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Posts Tagged ‘Irish Soldiers’

Ethnic Cleansing – kosovo (Michael J. Whelan, 2001)

 

FOUNDATIONS

(Kosovo)

 

There are times

when you question the truth,

the wisdom of being in this place,

and if what you’re doing helps

when the digger sits dejected

gleaming yellow

in a bitter winter sun,

‘cause the C.O. wants his inspection done,

while the homeless need foundations dug.

 

Michael J. Whelan

 

C.O. = Commanding Officer

Published in a sequence of poems titled TRUTH by Mark Ulyseas in L.E. Poetry Magazine, January 2018 issue.

 

 

 

 

 

 

 

 

 

 

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Photo: Michael J. Whelan

ASYLUM

Kosovo

 

Winter; at the great gates,

numb peacekeepers stop for a moment

at the edge of a journey home,

snow falling heavily on the asylum,

like ash on a map.

 

Inside, half-dressed, inmates hover like insects

around burning tar barrels,

warm their limbs over naked flames that lick at their faces.

They gather by the iron cage,

heavy eyes, skinny necks and runny noses.

 

They watch the soldiers light cigarettes to the cold,

push their hands through as though offering peace

but reaching for a long remembered taste.

Whole packs are surrendered, thrown over the coiled wire,

sweets and chocolates too.

 

Faces transform, all are prisoners,

no conversations, none needed.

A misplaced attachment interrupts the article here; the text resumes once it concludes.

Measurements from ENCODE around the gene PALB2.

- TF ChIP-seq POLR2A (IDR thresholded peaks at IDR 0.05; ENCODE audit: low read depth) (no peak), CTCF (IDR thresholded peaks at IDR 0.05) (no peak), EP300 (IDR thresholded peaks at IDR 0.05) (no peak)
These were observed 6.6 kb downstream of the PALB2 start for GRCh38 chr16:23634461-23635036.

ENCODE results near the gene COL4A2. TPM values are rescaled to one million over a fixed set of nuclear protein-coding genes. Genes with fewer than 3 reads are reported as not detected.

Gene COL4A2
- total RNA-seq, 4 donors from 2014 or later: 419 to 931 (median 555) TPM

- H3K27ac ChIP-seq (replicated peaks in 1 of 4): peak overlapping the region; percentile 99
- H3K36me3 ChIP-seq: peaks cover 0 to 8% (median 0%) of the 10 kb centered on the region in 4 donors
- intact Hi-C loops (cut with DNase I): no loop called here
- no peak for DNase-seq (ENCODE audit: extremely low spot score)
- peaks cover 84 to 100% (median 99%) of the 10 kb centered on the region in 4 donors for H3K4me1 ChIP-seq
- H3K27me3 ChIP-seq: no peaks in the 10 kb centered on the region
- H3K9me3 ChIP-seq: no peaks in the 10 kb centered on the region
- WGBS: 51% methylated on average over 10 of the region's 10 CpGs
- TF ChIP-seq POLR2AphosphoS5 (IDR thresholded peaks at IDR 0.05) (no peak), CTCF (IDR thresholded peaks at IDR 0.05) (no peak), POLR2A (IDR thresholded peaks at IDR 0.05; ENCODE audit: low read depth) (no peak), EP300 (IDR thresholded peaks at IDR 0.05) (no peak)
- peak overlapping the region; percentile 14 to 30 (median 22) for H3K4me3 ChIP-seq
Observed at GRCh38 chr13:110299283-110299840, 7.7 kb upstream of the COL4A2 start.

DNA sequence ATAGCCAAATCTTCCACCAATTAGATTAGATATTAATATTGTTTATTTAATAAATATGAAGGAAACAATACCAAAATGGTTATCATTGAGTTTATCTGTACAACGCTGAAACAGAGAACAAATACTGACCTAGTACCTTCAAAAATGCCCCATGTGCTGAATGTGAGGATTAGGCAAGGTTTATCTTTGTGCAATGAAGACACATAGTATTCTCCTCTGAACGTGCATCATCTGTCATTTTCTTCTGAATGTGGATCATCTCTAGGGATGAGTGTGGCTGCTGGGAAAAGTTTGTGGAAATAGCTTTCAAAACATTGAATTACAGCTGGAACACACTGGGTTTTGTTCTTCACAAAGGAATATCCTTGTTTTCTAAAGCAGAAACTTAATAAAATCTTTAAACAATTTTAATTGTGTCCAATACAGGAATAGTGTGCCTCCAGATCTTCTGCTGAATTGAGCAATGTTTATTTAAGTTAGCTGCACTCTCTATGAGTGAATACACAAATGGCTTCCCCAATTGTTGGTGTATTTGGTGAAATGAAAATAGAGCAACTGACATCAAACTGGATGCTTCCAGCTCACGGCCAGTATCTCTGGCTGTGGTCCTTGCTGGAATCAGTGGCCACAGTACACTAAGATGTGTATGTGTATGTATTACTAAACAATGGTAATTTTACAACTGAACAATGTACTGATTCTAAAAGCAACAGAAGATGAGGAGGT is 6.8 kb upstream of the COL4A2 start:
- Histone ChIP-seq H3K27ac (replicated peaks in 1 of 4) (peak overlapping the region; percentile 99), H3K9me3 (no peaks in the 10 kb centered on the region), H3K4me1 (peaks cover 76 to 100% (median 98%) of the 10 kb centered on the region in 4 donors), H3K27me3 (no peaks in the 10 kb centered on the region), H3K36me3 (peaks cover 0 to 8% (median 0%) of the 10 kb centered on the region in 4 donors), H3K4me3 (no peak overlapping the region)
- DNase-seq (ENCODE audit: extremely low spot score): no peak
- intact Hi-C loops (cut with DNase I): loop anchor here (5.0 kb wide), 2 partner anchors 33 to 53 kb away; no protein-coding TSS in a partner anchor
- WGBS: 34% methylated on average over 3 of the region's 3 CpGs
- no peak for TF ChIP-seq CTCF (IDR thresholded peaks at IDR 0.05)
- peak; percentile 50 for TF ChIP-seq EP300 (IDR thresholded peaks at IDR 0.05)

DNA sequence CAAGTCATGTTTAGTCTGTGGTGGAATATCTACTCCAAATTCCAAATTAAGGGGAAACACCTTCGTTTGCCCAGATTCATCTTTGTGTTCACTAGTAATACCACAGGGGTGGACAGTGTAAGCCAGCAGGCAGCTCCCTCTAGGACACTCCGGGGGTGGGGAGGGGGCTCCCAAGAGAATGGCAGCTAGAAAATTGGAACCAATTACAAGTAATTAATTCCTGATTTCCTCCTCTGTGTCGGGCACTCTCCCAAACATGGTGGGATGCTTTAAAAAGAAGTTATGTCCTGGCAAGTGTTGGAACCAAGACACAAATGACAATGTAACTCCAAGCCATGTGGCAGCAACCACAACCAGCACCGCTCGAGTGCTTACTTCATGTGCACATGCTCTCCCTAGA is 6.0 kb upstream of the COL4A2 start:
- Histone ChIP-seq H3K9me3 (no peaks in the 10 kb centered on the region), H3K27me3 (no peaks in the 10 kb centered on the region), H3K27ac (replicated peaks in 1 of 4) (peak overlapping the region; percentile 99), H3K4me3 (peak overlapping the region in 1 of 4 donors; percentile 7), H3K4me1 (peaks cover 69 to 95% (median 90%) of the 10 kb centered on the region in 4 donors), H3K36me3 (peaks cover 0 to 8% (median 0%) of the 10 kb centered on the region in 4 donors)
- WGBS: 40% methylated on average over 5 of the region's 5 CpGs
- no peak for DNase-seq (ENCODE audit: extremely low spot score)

Michael J. Whelan

Published by Mark Ulyseas in L.E. PoeTry Magazine, January 2018 issue,  – sequence of six poems titled TRUTH

 

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Rifleman Shay Singleton, South Lebanon 1988 (Copyright – used with permission).

 

THE SOLDIER YOU WERE

(Rifleman Shay Singleton, U.N. checkpoint 6-38 Alpha, Haddathah Village,

 Irish Area of Operations – South Lebanon,  winter 1988)

 

I will always remember

that Peacekeepers, like Icarus, sometimes soar

too close to the flames of a violent sun,

that warriors are drawn by the gods

to the night-time’s phosphorous tracer

bouncing like molten solder

under a welder’s torch,

 

that glory and honour take many forms,

and a Greek falling at Thermopylae

was as real and important to antiquity

as you buying shoes for a near barefoot child

and your reading these words now.

 

So these lines are for the soldier you were,

for that Peacekeeper all those years ago

because you’ve often wondered

if the months you spent in that burning land

were worth the time away from home

and your family’s fret,

what the things you did and witnessed meant,

 

for though all warriors seek the glories of the Spartan

and armies, for millennia, have ploughed the soil of Lebanon,

history shows that enemies aren’t always victims of a war,

the poor and innocent too are taken by the sword.

 

But, even warriors are known to save lives,

like the day you refused to let a schoolboy die

or the greatest pain explode among that winter’s classroom,

or his home.

Though he thought better

than gift a secret hand-grenade to you – an Irish soldier,

you gave him every dollar you could muster from your pockets

for the deadly contents of his bag.

Michael J. Whelan